The N-body problem — how to determine the motion of N point masses interacting according to mutual Newtonian gravitational attraction - is a mathematical mountain. It has served as a goad to mathematical development over the course of two centuries. It has also provided a test bed for new mathematical ideas, particularly since the time of Poincaré. While the N-body problem could the basis of a sizable volume all by itself, the current book takes a different path. The primary subject here is the basic theory of Hamiltonian differential equations studied from the perspective of differential dynamical systems. The N-body problem is used as the primary example of a Hamiltonian system, a touchstone for the theory as the authors develop it.

This book is intended to support a first course at the graduate level for mathematics and engineering students. It assumes a decent undergraduate background in differential equations, linear algebra and advanced calculus. It is a well-organized and accessible introduction to the subject, easier to get into (and more narrowly focused) than alternatives such as Abraham and Marsden’s *Foundations of Mechanics* and better suited to classroom use. The problem sets are interesting and well-chosen; problems are challenging but not discouragingly difficult.

Of the first eight chapters, all but the fourth and seventh compose the core of the basic material. The book begins with an introduction to Hamiltonian dynamics via harmonic oscillators and other simple systems. The second chapter focuses on the equations of celestial mechanics and includes a discussion of the general N-body problem (including, for example, the classical integrals-of-the-motion, central configurations, and Lagrangian solutions) as well as the restricted 3-body problem and Kepler’s problem. The next two chapters concentrate on the linear theory of Hamiltonian systems; the first addresses basic material and the second discusses more specialized topics. Chapters 5 and 6 take up exterior algebra, differential forms and symplectic transformations, but the treatment is pretty minimal — just enough to hit the high points. Here, as elsewhere, the authors refer the reader to other texts for more detail and sometimes for proofs.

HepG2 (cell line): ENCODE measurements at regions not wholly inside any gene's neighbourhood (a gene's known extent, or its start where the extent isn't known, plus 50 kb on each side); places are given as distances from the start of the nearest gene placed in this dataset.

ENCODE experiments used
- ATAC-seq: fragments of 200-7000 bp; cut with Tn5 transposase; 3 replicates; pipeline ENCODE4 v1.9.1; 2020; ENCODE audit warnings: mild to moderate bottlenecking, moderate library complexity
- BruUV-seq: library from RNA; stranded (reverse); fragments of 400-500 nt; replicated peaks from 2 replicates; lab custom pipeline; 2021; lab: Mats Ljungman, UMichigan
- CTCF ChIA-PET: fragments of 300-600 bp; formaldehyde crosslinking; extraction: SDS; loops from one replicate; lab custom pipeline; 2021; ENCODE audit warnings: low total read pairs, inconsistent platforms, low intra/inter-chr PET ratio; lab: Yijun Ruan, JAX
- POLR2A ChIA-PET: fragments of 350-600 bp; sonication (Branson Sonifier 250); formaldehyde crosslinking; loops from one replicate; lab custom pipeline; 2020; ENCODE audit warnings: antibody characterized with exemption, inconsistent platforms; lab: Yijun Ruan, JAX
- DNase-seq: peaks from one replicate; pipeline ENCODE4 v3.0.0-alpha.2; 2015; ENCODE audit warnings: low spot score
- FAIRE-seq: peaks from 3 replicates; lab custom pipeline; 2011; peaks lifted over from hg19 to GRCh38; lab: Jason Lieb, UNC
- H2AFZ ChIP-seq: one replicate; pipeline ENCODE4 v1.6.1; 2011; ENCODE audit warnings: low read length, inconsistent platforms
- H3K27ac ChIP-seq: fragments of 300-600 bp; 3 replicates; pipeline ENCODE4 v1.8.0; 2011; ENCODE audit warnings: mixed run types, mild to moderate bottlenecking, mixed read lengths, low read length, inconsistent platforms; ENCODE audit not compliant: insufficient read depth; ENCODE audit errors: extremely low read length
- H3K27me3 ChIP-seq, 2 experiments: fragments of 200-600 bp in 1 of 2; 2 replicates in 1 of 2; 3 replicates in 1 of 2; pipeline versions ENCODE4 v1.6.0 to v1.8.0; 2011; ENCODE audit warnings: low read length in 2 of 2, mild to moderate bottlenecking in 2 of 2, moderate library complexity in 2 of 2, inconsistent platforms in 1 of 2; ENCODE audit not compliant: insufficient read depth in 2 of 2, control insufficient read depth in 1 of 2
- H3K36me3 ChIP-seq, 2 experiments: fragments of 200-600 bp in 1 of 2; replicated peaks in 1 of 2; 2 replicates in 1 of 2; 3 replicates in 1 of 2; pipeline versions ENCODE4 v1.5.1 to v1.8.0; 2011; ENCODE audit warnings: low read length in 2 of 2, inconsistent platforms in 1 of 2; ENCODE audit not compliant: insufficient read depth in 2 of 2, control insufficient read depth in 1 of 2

Chapter 7 is more specialized; it deals with special coordinates and would be of most value to someone planning continued work in this field. The geometric theory — a self-contained introduction to dynamical systems — follows, and completes the core material. The remaining six chapters concern mostly special topics. These include continuation of solutions, normal forms, bifurcations of solutions, variational techniques and elements of KAM (Kolmogorov-Arnold-Moser) stability theory.

This is an attractive book, especially locally. Globally, the reader might wish for a better thread to follow when moving from chapter to chapter. A lot of the “why” questions get short shrift. One might argue that a graduate student should supply his or her own answers to the why questions, but a specialist in a field is in a unique position to offer wise counsel (i.e., valuable insight and perspective). A paragraph here and there that ties the threads of the narrative to provide a more global perspective could make a real difference.

Bill Satzer (

wjsatzer@mmm.com) is a senior intellectual property scientist at 3M Company, having previously been a lab manager at 3M for composites and electromagnetic materials. His training is in dynamical systems and particularly celestial mechanics; his current interests are broadly in applied mathematics and the teaching of mathematics.